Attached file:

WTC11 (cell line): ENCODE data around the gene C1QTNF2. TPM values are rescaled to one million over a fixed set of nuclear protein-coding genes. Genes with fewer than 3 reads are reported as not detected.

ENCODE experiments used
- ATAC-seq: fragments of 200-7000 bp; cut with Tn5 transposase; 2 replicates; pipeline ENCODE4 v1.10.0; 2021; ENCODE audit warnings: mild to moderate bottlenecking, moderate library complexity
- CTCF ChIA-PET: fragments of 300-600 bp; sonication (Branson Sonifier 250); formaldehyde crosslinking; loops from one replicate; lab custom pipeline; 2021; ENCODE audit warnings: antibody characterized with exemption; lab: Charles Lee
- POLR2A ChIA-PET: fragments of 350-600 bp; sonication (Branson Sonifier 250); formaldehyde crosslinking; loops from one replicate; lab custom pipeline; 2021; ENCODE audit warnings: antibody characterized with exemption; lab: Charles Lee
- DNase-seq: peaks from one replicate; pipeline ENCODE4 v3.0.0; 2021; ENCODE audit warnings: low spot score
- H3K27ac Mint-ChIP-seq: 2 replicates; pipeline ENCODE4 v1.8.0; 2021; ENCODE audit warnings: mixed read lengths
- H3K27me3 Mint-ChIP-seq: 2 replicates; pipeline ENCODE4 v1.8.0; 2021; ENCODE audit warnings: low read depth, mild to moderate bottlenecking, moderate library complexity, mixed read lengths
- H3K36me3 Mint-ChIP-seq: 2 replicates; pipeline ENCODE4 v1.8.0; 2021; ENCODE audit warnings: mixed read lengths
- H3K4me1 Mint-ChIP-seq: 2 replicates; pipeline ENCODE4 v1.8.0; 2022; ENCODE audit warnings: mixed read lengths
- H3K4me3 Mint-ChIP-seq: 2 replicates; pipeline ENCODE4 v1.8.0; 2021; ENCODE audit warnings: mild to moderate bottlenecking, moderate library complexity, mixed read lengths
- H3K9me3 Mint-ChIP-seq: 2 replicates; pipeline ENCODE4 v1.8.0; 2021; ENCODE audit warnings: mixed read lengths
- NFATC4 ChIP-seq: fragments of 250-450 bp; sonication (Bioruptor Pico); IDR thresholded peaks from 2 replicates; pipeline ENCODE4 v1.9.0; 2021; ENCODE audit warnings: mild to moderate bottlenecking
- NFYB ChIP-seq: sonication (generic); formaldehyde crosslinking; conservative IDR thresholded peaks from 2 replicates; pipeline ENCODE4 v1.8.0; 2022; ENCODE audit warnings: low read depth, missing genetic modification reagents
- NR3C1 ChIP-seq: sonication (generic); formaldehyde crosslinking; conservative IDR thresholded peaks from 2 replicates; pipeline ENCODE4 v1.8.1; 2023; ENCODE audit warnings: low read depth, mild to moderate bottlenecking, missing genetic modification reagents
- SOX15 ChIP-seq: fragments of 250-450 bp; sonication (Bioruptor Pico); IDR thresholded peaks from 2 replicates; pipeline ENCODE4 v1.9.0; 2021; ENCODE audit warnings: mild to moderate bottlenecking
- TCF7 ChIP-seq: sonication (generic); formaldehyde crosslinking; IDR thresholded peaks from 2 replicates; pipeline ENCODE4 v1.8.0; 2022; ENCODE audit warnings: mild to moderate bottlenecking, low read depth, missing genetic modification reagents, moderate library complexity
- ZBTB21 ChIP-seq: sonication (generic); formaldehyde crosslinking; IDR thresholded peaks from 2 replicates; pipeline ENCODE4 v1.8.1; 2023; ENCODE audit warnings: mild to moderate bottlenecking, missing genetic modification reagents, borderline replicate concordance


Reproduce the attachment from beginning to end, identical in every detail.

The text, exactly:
WTC11 (cell line): ENCODE data around the gene C1QTNF2. TPM values are rescaled to one million over a fixed set of nuclear protein-coding genes. Genes with fewer than 3 reads are reported as not detected.

ENCODE experiments used
- ATAC-seq: fragments of 200-7000 bp; cut with Tn5 transposase; 2 replicates; pipeline ENCODE4 v1.10.0; 2021; ENCODE audit warnings: mild to moderate bottlenecking, moderate library complexity
- CTCF ChIA-PET: fragments of 300-600 bp; sonication (Branson Sonifier 250); formaldehyde crosslinking; loops from one replicate; lab custom pipeline; 2021; ENCODE audit warnings: antibody characterized with exemption; lab: Charles Lee
- POLR2A ChIA-PET: fragments of 350-600 bp; sonication (Branson Sonifier 250); formaldehyde crosslinking; loops from one replicate; lab custom pipeline; 2021; ENCODE audit warnings: antibody characterized with exemption; lab: Charles Lee
- DNase-seq: peaks from one replicate; pipeline ENCODE4 v3.0.0; 2021; ENCODE audit warnings: low spot score
- H3K27ac Mint-ChIP-seq: 2 replicates; pipeline ENCODE4 v1.8.0; 2021; ENCODE audit warnings: mixed read lengths
- H3K27me3 Mint-ChIP-seq: 2 replicates; pipeline ENCODE4 v1.8.0; 2021; ENCODE audit warnings: low read depth, mild to moderate bottlenecking, moderate library complexity, mixed read lengths
- H3K36me3 Mint-ChIP-seq: 2 replicates; pipeline ENCODE4 v1.8.0; 2021; ENCODE audit warnings: mixed read lengths
- H3K4me1 Mint-ChIP-seq: 2 replicates; pipeline ENCODE4 v1.8.0; 2022; ENCODE audit warnings: mixed read lengths
- H3K4me3 Mint-ChIP-seq: 2 replicates; pipeline ENCODE4 v1.8.0; 2021; ENCODE audit warnings: mild to moderate bottlenecking, moderate library complexity, mixed read lengths
- H3K9me3 Mint-ChIP-seq: 2 replicates; pipeline ENCODE4 v1.8.0; 2021; ENCODE audit warnings: mixed read lengths
- NFATC4 ChIP-seq: fragments of 250-450 bp; sonication (Bioruptor Pico); IDR thresholded peaks from 2 replicates; pipeline ENCODE4 v1.9.0; 2021; ENCODE audit warnings: mild to moderate bottlenecking
- NFYB ChIP-seq: sonication (generic); formaldehyde crosslinking; conservative IDR thresholded peaks from 2 replicates; pipeline ENCODE4 v1.8.0; 2022; ENCODE audit warnings: low read depth, missing genetic modification reagents
- NR3C1 ChIP-seq: sonication (generic); formaldehyde crosslinking; conservative IDR thresholded peaks from 2 replicates; pipeline ENCODE4 v1.8.1; 2023; ENCODE audit warnings: low read depth, mild to moderate bottlenecking, missing genetic modification reagents
- SOX15 ChIP-seq: fragments of 250-450 bp; sonication (Bioruptor Pico); IDR thresholded peaks from 2 replicates; pipeline ENCODE4 v1.9.0; 2021; ENCODE audit warnings: mild to moderate bottlenecking
- TCF7 ChIP-seq: sonication (generic); formaldehyde crosslinking; IDR thresholded peaks from 2 replicates; pipeline ENCODE4 v1.8.0; 2022; ENCODE audit warnings: mild to moderate bottlenecking, low read depth, missing genetic modification reagents, moderate library complexity
- ZBTB21 ChIP-seq: sonication (generic); formaldehyde crosslinking; IDR thresholded peaks from 2 replicates; pipeline ENCODE4 v1.8.1; 2023; ENCODE audit warnings: mild to moderate bottlenecking, missing genetic modification reagents, borderline replicate concordance